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OP0023 Low Salt Diet Ameliorates Collagen-Induced Arthritis
  1. B. Sehnert1,
  2. S. Pohle2,
  3. A. Schröder3,
  4. J. Titze3,4,
  5. R.E. Voll1
  1. 1Department of Rheumatology and Clinical Immunology and Centre of Chronic Immunodeficiency, University Hospital Freiburg, Freiburg
  2. 2Department of Internal Medicine 3
  3. 3Nikolaus Fiebiger Center of Molecular Medicine, Interdisciplinary Center of Clinical Research, Research Group N2, University of Erlangen-Nürnberg, Erlangen, Germany
  4. 4Department of Clinical Pharmacology, Vanderbilt University School of Medicine, Nashville, United States


Background There is a complex relationship between nutrition and the immune system, which is only partially understood. Especially, the impact of nutrition on inflammatory autoimmune diseases like rheumatoid arthritis (RA) requires further investigations. It was recently shown that an increased salt intake aggravates the clinical symptoms in an animal model of multiple sclerosis by inducing pathogenic Th17 cells [1]. However the effect of dietary factors such as low salt consumption on the inflammatory status in arthritis is poorly investigated.

Objectives In this study we examined the effect of low salt diet in a mouse model of arthritis and identified its underlying mechanisms.

Methods Two weeks before immunization with bovine type II collagen (bCII) in complete Freund's adjuvant (CFA) the experimental diet was started in DBA/1 mice. The low salt group (n=9) received a diet containing a sodium content <0.03% and tap water for 62 days, whereas the high-salt group (n=10) was fed with a diet containing 4% NaCl and 0.9% saline solution. Arthritis severity was assessed by clinical scoring using a graded scale (0-4). Hind paws were prepared for histological analysis. Levels of anti-CII autoantibodies were measured by ELISA. Homogenates from hind paws were prepared and cytokines were assessed by ELISA. mRNA levels of inflammatory cytokines in the spleen were determined by qRT-PCR.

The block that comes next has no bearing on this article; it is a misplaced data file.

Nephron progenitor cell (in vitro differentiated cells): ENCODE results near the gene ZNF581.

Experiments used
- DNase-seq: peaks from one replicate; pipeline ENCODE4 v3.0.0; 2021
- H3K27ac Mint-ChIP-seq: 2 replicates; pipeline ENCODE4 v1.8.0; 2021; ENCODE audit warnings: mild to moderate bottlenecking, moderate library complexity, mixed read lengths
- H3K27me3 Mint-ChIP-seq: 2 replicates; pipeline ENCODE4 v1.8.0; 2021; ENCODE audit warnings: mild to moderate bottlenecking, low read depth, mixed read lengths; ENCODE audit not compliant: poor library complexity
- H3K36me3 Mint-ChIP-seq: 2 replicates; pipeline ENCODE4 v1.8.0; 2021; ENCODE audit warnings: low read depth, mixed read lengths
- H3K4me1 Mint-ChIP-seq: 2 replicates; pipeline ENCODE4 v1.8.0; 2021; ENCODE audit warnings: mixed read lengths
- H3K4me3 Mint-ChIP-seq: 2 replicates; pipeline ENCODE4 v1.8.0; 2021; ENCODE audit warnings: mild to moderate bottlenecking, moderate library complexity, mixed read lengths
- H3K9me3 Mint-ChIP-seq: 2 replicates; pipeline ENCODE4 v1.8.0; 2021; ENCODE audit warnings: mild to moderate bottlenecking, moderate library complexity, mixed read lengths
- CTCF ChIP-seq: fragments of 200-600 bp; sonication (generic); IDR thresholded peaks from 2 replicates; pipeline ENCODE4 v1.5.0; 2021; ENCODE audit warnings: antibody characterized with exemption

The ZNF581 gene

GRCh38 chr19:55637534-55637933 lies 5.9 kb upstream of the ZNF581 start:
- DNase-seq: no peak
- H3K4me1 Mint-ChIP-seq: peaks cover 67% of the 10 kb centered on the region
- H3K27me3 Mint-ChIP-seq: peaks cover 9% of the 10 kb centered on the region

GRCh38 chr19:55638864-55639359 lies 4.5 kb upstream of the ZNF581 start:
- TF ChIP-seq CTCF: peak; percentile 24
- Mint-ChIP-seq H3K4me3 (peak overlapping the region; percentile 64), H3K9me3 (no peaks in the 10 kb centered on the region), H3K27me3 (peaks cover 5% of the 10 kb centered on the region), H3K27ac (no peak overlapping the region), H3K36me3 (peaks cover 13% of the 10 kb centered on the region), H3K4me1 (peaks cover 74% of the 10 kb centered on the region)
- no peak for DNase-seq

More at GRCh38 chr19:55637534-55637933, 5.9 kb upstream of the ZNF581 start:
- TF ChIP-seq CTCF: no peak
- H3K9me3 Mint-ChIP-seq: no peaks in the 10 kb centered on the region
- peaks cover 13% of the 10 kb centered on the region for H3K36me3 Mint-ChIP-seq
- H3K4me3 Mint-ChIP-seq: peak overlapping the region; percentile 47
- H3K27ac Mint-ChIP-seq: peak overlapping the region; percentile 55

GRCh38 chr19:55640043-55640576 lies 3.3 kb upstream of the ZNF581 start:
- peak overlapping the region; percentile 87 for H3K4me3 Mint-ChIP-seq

Results In CIA the low salt diet decreased severity and incidence of arthritis compared to the high salt group. The histology showed reduced infiltrations with inflammatory cells after low salt diet. Also cartilage breakdown and bone destruction was less pronounced in the low salt compared to the high salt group. ELISA experiments showed that the level of pathogenic IgG2a antibodies against CII was markedly elevated in high salt mice, whereas low salt consumption reduced anti-CII IgG2a levels significantly. CII-specific IgG1 titers were increased in the low salt versus the high salt group. This resulted in decreased IgG2a:IgG1 ratio in the low salt group and indicates a shift toward a more Th2-dominated immune response. Already 20 days after immunization we observed decreased levels of MCP-1 and IL-1β and an increase in IL-10 in paw extracts of mice which had received a low salt diet. Further, in low salt mice mRNA levels of IFNγ, IL-6 and IL-1β were reduced.

Conclusions Lowering the salt intake attenuates clinical and histopathological manifestations in collagen-induced arthritis. The low salt diet protects against antibody-mediated joint destruction through a Th2 shift and a decreased expression of potential mediators of inflammation. We conclude that a low salt diet could be a useful supplementary nutritional therapy of immune-mediated arthritides.


  1. Kleinewietfeld, M., et al., Sodium chloride drives autoimmune disease by the induction of pathogenic TH17 cells. Nature, 2013. 496(7446): p. 518-22.

Disclosure of Interest None declared

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